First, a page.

Writers are awfully prone to comparison, and I don’t just mean in the way of crafting good analogies. I’ve been thinking a lot about the crippling effects of comparison as I’ve gotten stuck in my own grooves lately. Why didn’t I prepare more? Why did I let anxiety overcome me? Why didn’t I apply to the Iowa Writer’s Workshop/ Move to New York in my twenties/ take an internship at a publishing house!?
Normally my next statement would be, take it from me, avoid comparison, it’s a waste of time (and it is). But instead I’ve started thinking that there’s something to be gained, not from the act of comparison itself, which does generally makes you feel like crap, but from awareness of to whom and what you compare yourself.Before I tell you how to mine the dark seam of wisdom caught inside your webs of envy, let’s briefly discuss the symptoms of comparison:Facebook is an insidiously good source of the Perfect Lives of Others and their Adorable Genius Children, Great Careers, and Disposable Incomes. You see: mediocre writer who gets a book deal at your dream publisher; mean girl from HS having yet another drug-free birth with her handsome CEO husband/the ex who dumped you at his annual trip to burning man surrounded by half nude girls half his age… Whatever your comparison poison, you have one, possibly several, areas that make you feel:
- As if you wasted time
- Losing your brilliance
I could go on but by now you probably already feel badly enough.First, as in all things, you must accept what you are doing. Admit that you’re burning green; you’re bloated with wanting; you’re lacerated by the mea culpa whip; or locked in your own shame closet. And it hurts. It’s crushing. It makes you want to wear a ski mask out in public, or simply have all things delivered to your door so you never have to leave the domicile again.But I ask you to stop and look: what are you really longing for/ comparing yourself to? Follow the trajectory of what you envy or compare yourself to, and you’ll find a seed crystal of your purpose. Why do you compare yourself to THAT PERSON? What does she have you want for yourself? What piece of what she has do you, possibly, already have? If you’re longing, you probably aren’t doing. If you’re doing, taking steps toward what you most want, then you may be falling into the trap of impatience, urgency. Take some breaths, come back to what you love about what you’re doing. If you’re beating yourself up, you aren’t putting energy into how to find the strength that does exist in you.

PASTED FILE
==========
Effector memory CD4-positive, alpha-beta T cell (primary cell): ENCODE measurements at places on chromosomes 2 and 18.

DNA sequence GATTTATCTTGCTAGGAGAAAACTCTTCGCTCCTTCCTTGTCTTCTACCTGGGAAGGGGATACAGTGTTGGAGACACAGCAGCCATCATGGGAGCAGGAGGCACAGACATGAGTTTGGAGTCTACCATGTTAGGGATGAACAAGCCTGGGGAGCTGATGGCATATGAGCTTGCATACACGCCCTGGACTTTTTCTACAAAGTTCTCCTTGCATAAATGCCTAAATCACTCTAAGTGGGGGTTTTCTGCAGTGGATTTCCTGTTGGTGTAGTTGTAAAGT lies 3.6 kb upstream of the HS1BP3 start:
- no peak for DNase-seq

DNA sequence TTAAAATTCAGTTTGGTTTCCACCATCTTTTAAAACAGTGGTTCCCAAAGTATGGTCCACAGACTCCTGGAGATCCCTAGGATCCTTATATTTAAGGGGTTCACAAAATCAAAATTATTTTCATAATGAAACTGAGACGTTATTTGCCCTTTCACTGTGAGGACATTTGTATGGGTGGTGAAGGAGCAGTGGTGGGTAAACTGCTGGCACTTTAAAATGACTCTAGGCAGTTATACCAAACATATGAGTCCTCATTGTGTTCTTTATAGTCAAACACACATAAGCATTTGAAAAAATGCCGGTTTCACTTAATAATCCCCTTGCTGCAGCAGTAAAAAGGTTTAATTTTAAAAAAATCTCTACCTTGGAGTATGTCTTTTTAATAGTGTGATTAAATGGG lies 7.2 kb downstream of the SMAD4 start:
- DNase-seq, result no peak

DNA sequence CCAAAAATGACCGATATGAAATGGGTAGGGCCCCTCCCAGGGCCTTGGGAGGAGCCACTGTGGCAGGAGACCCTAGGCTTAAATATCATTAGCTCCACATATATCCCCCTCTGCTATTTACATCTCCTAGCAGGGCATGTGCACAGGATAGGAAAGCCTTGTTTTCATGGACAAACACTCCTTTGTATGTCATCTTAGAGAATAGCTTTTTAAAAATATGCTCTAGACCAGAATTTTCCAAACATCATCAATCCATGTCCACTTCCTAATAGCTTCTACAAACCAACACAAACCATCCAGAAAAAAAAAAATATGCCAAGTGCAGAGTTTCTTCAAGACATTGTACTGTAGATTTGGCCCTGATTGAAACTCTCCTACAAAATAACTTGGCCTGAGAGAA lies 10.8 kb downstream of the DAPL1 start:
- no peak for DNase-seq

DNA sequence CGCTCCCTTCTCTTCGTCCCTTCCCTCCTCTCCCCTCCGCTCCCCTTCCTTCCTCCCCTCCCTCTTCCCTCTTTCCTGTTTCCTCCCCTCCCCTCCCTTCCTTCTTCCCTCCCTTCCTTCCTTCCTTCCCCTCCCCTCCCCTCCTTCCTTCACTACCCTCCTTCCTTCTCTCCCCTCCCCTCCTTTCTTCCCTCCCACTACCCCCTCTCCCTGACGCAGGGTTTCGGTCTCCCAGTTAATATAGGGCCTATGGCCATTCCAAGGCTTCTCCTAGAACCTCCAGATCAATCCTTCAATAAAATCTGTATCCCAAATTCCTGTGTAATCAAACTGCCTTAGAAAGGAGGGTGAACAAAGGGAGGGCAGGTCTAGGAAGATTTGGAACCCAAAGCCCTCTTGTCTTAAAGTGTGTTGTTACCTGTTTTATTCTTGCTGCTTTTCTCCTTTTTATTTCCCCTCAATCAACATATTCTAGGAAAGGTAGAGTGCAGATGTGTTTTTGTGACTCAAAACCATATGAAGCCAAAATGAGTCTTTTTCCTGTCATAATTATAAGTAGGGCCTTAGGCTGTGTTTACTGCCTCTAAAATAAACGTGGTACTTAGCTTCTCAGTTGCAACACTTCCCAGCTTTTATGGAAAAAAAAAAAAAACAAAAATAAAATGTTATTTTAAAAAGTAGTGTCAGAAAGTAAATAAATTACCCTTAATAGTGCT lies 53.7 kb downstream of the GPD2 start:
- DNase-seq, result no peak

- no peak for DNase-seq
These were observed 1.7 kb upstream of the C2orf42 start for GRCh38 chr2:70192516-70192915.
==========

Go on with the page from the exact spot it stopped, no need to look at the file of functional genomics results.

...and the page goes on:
Any time you invest mental or emotional energy into wishing you had what someone else has, you drain away vital creative energy that can bring you closer to your desires.We all make mistakes, fumble, waste time, screw around on the internet when we should be working. But guess what? You can stop at any time and turn that energy back toward your own passion.The antidote to comparison is to find what you love, and what you’re good at, and then invest even more energy into that. The more you work at something with genuine passion, the less time or energy you have for comparisons, for self-flagellation. An object in motion tends to stay in motion said Isaac Newton. I say an object under motivation tends to stay motivated: you, doing what makes you happy.
What gives you toe-curling pleasure when you work at it? What makes you feel almost guilty with joy when you get to do it? And I’m talking work here, not binge-watching Orange is the New Black. For example: When I write fiction, when I write it and revise it, and dream up new avenues for my characters, then polish and perfect and find places to submit to. That right there is my happy place–all aspects of that bring me effervescent bliss. Yeah, I have “hard” days but the hardest day writing fiction is still a better day than most. What is your writing bliss?
There will always be people who arrived before you, who had more money or pushier, wealthier parents and greater opportunities. There will always be someone more something than you.But what is your special something? What is your little shiny corner of real estate? Find it, name it, polish it, love it. Work hard at it; there are people out there who are battling a green dragon over wanting to be you.So be the most awesome version of you that you know how. First step: stop counting other people’s blessings. Make and count your own.
If you like what you’ve read, please subscribe to this blog or sign up for my newsletter. Also check out my books: Night Oracle, Make a Scene: Crafting a Powerful Story One Scene at a Time and, Forged in Grace. And check out my Plot & Scene Writing Retreat with Martha Alderson at the Mt. Madonna Retreat Center, May 1-3, 2015.